Radisson Royal Moscow Hotel Review

This Radisson Royal Moscow Hotel Review is part of a trip report including First Class and Business Class to Moscow on Lufthansa, with reviews of luxury hotels and dining in Moscow and St. Petersburg, Russia.

For the prior posts, see:

Lufthansa First Class Award Booked 15 days in Advance

Lufthansa New First Class Review

Review: Lufthansa First Class Lounge in Munich

3-Year Russian Visa Application Requirements and Tips

 

The Radisson Royal Moscow is in a truly iconic building, the Hotel Ukraina, the 7th of the Stalin skyscrapers or “Seven Sisters” built to commemorate Russia’s victory over Nazi Germany in World War II, which Russians refer to as the Great Patriotic War. Since Radisson’s opening of the Radisson Royal Moscow occurred after I left Moscow, I was very curious to see and stay at this newly renovated and rebranded hotel.

The hotel is across the river from central Moscow, so the closest Metro station is Kievskaya, on the Circle line. I was traveling relatively lightly, so it was easy after arriving at Paveletskaya on the Aeroexpress train to ignore the taxi drivers and head to the Metro, where I purchased a subway ticket good for 5 rides (you could probably just hold up 5 fingers, or if you want to try it in Russian, just say “na pyat’, pozhalusta”) and caught the Circle line for a few stops until Kievskaya. Unlike in St. Petersburg, the stations are only listed in Cyrillic, so if you don’t speak Russian, at least learn the alphabet before you go so you can read the signs.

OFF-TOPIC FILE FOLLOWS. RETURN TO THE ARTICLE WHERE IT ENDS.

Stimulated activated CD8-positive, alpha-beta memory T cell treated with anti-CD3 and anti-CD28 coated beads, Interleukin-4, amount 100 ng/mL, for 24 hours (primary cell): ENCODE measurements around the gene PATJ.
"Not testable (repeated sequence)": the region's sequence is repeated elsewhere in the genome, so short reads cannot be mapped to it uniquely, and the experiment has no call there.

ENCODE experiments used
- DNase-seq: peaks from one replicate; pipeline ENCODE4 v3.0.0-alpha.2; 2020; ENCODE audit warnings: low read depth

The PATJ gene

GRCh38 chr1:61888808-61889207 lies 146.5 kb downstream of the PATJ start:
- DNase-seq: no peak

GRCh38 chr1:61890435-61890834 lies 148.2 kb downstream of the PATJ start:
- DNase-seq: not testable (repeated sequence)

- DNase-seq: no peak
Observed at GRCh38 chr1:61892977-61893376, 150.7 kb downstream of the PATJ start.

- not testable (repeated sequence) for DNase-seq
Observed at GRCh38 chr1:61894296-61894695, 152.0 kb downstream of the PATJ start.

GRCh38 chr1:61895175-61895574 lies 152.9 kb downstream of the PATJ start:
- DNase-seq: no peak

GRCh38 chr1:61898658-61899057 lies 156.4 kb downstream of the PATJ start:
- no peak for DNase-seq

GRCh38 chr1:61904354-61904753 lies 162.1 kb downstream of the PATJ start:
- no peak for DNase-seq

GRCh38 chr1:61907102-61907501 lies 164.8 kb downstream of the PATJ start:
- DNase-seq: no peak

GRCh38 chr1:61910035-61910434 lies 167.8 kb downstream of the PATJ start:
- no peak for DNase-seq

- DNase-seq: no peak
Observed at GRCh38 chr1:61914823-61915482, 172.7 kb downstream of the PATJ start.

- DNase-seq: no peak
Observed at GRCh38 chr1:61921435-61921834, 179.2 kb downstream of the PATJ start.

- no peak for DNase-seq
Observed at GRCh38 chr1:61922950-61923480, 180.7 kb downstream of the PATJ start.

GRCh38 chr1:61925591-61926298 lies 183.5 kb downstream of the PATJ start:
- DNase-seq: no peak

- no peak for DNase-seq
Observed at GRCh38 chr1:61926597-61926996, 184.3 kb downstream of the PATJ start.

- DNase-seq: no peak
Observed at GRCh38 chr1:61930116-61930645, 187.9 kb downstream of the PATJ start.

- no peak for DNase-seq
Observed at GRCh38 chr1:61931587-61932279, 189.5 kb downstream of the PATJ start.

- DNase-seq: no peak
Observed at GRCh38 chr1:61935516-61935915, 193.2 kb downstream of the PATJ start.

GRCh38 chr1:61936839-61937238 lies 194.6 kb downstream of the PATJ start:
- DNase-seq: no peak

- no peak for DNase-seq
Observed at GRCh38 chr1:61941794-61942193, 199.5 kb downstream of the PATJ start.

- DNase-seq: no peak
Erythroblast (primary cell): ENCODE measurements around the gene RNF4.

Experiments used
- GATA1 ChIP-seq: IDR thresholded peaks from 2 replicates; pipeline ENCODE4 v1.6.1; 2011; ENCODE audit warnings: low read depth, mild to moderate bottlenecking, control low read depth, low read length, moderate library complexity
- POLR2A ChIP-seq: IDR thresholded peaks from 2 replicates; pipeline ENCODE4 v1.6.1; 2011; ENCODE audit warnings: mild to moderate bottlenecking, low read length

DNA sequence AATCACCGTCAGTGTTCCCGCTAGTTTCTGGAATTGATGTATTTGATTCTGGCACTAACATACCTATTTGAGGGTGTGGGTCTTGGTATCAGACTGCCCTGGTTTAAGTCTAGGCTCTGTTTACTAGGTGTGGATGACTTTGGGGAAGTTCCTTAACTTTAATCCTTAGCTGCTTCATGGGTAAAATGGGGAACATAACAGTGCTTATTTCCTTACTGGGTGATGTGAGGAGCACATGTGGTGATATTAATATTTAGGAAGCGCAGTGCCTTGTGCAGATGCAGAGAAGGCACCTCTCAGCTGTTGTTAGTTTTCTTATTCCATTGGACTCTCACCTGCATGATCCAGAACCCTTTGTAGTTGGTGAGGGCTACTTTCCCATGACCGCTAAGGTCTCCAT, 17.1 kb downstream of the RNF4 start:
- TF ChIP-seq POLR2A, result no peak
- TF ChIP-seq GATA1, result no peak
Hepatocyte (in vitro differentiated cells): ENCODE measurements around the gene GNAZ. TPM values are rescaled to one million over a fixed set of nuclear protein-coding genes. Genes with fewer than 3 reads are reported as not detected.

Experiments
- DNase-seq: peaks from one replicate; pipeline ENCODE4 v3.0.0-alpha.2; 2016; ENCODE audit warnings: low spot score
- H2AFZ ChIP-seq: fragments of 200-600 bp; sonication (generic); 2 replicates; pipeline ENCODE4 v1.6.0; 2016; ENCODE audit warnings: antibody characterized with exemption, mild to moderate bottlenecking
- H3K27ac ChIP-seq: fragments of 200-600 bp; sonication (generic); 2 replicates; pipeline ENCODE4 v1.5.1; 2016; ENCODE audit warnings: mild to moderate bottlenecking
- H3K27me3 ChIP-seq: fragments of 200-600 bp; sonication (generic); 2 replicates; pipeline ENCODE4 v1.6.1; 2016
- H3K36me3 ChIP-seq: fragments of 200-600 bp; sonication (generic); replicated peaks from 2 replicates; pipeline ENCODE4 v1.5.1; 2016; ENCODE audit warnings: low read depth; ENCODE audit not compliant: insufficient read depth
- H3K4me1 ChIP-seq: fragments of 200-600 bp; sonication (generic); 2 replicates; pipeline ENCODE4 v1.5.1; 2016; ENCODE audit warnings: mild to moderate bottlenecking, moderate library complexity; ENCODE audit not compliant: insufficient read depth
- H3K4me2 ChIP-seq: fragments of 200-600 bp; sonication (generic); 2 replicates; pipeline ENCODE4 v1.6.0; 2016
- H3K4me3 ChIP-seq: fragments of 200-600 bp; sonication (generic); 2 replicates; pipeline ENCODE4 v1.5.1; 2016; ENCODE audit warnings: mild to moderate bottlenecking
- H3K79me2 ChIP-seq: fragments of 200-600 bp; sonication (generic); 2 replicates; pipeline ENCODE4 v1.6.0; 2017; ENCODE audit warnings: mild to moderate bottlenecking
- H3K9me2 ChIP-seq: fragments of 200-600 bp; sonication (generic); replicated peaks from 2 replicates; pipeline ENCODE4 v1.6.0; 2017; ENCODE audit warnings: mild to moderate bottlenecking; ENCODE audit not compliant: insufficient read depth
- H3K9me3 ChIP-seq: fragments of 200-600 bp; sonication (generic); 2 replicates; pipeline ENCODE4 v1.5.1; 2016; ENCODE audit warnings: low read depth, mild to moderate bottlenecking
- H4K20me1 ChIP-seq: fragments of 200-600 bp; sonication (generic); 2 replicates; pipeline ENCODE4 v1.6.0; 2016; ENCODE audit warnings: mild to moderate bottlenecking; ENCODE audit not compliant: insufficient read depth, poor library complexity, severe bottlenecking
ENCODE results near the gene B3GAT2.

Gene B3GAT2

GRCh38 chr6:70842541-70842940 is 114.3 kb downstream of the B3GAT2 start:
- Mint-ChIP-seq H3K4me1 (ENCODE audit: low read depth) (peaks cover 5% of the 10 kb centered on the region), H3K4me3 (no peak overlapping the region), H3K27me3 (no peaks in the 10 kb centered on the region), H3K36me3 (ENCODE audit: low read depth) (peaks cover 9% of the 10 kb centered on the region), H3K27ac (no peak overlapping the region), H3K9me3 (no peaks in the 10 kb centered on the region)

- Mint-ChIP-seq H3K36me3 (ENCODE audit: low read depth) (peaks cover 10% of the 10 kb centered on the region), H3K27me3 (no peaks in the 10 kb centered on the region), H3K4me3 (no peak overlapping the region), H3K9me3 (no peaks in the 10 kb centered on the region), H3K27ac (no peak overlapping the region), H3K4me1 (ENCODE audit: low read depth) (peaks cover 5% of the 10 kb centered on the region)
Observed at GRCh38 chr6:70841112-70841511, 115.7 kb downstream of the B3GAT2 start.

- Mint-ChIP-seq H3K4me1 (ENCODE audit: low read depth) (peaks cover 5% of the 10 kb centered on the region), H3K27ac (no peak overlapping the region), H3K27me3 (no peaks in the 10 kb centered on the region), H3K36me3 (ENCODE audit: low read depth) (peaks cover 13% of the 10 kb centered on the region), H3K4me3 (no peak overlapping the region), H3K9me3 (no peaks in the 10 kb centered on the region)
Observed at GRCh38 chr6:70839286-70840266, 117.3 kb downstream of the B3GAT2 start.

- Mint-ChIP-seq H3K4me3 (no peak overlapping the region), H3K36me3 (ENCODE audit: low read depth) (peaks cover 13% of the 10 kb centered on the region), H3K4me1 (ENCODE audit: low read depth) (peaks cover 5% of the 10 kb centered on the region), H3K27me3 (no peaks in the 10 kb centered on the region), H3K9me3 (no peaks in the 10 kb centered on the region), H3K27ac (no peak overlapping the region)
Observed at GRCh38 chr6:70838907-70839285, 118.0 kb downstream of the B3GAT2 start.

I exited the Kievskaya station, but this is where it got tricky—I initially went the wrong way, thinking I saw the Radisson Royal when in fact it must have been another building. I stopped to ask a bus driver who was parked, and he pointed the right way to the hotel. Surprisingly, there was a traffic light and crosswalk across busy Bolshaya Dorogomilovskaya (normally you need to look for underpasses) and from there I entered the park-like Ukrainskiy Bulvar that led up to the busy Kutuzovsky Prospekt the hotel is on. It was still early morning, 6am, and at this time of year it’s completely dark and the hotel’s lights glowed brightly against the pitch black sky: